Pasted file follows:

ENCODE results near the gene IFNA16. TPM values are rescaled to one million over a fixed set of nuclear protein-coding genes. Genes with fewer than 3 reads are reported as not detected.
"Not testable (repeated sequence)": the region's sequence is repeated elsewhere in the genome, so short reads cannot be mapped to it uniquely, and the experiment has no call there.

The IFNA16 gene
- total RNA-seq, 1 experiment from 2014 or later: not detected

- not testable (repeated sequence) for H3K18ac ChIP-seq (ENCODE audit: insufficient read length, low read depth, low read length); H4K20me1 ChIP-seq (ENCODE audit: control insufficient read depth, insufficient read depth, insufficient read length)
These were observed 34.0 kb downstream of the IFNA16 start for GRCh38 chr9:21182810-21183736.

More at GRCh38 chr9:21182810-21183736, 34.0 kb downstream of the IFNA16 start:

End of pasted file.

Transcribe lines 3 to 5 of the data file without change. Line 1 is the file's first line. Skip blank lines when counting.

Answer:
The IFNA16 gene
- total RNA-seq, 1 experiment from 2014 or later: not detected

- not testable (repeated sequence) for H3K18ac ChIP-seq (ENCODE audit: insufficient read length, low read depth, low read length); H4K20me1 ChIP-seq (ENCODE audit: control insufficient read depth, insufficient read depth, insufficient read length)